A wonderful summer day.
We did NOT ride the Round Up but the spectators are in line at the Tilt-a-Whirl.
I need to gather up my knitting bag, the computer bag and the camera bag- pack the suitcase- load the car. And the grocery bag with the sock monkeys that the girls helped me stuff but still need to be handstitched. The eyes embroidered. The tails attached.
I’ll be heading home in a few hours. A 3 1/2 hour drive. Just can’t sleep.
The Summer unstructured time has been grand.
Although I’m up at four today, setting the alarm for 5:15 is going to be the tricky part. Getting up tomorrow for the familiar drive to school. The freshman will come on Friday so that gives me a couple of days of clerical time and Prof Dev meetings. All students start on Monday.
Here’s the pastry case and breakfast from Sunday’s brunch at La Chatelaine after church.
Although I’m not at the beach this week, I think about the beauty of the water and sand and the sunrises and sunsets I witnessed. The rhythm of waves.
Tonight I found this photograph.
A self-portrait. No diet necessary. Just early morning sun for a loooong look.
I like how the tire tracks and my legs intersect.
We went to the very end of St. George Island in the state park.
In order to enter the state park, my hosts had to get a special pass and code to enter as the number of cars and people allowed each day is regulated.
A few months ago, I was knitting a little baby blanket which called for 4 skeins of yarn. My granddaughter Anna loved how the blanket felt to her touch.
She asked if I could make her a blanket. A big one. Certainly.
Eleven skeins later (and a lot of time sitting in the knitting bag, not being knit) summer break from school and a few long swim meets ( I perfected knitting a toasty blanket in 90 degree weather by draping it on an adjacent chair) the handknit blanket got finished!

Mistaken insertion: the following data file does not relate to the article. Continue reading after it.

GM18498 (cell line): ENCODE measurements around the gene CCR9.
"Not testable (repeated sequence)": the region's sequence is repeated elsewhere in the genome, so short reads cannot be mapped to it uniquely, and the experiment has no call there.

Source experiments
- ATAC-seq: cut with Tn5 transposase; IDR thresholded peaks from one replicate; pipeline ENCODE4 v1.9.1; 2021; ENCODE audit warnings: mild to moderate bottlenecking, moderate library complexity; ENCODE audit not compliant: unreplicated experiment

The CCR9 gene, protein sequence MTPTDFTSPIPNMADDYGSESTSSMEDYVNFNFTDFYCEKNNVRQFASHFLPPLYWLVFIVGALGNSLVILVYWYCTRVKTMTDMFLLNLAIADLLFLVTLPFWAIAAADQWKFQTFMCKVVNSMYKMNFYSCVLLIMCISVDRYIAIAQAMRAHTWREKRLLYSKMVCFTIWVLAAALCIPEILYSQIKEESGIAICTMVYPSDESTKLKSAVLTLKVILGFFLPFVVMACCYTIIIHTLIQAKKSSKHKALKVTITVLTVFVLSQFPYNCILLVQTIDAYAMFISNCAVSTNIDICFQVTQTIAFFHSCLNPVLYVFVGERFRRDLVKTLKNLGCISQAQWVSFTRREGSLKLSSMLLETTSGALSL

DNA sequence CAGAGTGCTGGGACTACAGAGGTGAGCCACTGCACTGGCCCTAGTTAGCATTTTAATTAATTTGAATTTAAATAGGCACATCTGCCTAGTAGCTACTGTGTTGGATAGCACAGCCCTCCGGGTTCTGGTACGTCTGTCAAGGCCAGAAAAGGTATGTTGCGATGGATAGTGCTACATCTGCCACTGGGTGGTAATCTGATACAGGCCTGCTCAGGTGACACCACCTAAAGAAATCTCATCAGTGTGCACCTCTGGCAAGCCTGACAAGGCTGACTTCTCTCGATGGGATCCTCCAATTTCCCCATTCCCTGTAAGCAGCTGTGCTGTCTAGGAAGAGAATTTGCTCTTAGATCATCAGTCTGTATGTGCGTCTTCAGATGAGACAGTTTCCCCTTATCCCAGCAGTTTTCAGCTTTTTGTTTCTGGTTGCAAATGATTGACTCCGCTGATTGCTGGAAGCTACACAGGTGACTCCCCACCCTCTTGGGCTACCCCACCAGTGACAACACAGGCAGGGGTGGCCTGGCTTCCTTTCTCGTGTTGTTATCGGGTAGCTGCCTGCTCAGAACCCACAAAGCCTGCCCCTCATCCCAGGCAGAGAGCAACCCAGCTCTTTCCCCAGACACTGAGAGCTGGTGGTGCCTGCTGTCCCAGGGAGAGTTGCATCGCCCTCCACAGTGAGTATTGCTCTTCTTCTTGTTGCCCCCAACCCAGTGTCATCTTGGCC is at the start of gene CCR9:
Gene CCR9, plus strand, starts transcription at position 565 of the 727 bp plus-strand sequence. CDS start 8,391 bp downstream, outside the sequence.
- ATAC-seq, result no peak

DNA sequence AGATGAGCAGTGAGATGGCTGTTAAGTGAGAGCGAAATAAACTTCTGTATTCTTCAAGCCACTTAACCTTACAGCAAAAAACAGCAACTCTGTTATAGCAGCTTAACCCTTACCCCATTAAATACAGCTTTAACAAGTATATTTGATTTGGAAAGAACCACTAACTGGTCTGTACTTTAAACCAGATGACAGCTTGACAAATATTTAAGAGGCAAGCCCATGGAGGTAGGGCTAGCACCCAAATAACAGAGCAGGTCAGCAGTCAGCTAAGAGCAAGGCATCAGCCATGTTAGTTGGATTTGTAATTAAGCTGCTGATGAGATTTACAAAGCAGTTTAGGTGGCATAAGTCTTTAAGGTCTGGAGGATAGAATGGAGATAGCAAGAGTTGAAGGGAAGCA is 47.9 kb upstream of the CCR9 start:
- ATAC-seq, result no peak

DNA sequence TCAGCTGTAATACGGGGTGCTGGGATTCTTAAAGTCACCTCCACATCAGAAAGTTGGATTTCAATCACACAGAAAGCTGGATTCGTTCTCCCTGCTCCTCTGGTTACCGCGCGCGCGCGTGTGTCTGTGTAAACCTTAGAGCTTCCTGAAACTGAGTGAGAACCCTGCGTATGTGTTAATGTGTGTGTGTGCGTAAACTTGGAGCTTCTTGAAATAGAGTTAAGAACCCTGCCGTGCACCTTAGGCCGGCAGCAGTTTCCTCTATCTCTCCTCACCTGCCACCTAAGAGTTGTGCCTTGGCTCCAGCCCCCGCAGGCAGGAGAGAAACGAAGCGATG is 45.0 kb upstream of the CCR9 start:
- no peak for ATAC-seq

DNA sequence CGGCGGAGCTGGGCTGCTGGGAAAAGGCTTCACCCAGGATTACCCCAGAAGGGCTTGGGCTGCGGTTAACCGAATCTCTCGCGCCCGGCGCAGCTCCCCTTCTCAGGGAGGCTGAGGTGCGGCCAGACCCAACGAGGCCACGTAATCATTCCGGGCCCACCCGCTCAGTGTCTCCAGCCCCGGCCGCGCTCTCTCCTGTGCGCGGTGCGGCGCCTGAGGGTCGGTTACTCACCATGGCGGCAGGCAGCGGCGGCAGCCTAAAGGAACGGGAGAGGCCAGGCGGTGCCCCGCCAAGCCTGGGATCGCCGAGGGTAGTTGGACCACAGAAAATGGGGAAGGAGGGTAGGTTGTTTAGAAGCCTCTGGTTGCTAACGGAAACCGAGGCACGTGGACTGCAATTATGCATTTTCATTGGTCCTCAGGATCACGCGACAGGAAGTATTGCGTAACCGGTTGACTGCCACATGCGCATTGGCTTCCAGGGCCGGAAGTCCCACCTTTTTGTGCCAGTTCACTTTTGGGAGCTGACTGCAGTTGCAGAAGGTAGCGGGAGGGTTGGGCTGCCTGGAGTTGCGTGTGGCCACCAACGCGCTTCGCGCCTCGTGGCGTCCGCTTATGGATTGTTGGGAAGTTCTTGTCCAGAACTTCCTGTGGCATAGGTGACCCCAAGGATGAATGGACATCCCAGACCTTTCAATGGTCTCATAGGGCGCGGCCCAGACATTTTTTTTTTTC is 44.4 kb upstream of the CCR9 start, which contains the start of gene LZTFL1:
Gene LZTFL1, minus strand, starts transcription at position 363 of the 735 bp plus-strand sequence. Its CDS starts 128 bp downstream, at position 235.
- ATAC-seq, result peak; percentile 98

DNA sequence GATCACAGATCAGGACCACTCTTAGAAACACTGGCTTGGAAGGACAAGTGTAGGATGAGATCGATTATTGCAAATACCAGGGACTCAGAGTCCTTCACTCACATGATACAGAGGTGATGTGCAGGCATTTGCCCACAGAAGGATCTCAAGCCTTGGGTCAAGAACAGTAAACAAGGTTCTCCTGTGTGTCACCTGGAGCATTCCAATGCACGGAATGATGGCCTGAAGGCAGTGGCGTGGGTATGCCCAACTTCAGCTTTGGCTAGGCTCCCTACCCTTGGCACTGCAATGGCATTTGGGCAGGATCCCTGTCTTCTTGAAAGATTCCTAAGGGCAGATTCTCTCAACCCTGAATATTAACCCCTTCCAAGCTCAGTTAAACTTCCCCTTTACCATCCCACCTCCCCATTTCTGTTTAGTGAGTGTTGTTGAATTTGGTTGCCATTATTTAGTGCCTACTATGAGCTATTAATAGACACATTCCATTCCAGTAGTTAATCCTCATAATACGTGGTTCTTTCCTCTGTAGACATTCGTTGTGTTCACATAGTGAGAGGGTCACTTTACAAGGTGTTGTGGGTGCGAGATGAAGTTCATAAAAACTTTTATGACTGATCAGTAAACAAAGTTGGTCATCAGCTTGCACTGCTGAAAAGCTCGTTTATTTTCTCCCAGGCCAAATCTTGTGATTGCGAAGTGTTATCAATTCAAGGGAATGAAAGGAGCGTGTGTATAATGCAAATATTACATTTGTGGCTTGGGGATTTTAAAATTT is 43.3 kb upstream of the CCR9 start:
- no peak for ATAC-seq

I was returning home today (Tuesday) and completed the final stitch at yesterday’s swim meet. Phew! Anna would ask me how her blanket was coming along. I promised myself, I wouldn’t start another new project until this one was complete.
When we got home, Anna put it in the washing machine and sat and watched it for awhile. She set it for “quick wash” and then it had to be dried. it’s 100% man- made polyester (I know some knitters will disapprove it’ s not made with natural fibers )
But she said she didn’t like it, she LOVES it!
What else could a grandmother wish?
Monday night at the washing machine. Watching the time.
Tuesday morning. Piano practice.
The blanket reminds me of a chenille bedspread from the 1950’s. It is soft and squishy. Because the yarn is variegated, the color falls in random splotches.
Bernat Pipsqueak Yarn, Color Sittin’ Pretty
Pattern is the old basic dishcloth. Knit on the diagonal
Cast on 4 stitches.
K 2, YO, Knit to end. Repeat until half your yarn is used.
Then to decrease. K 1, K2 together, YO, K2 together, knit rest of row. Repeat until last four stitches then bind off.
After six days in Pittsburgh- they got out of the car,
retrieved their suitcases and headed up the hill.
They were happy to go to Grandma’s and happy to return home.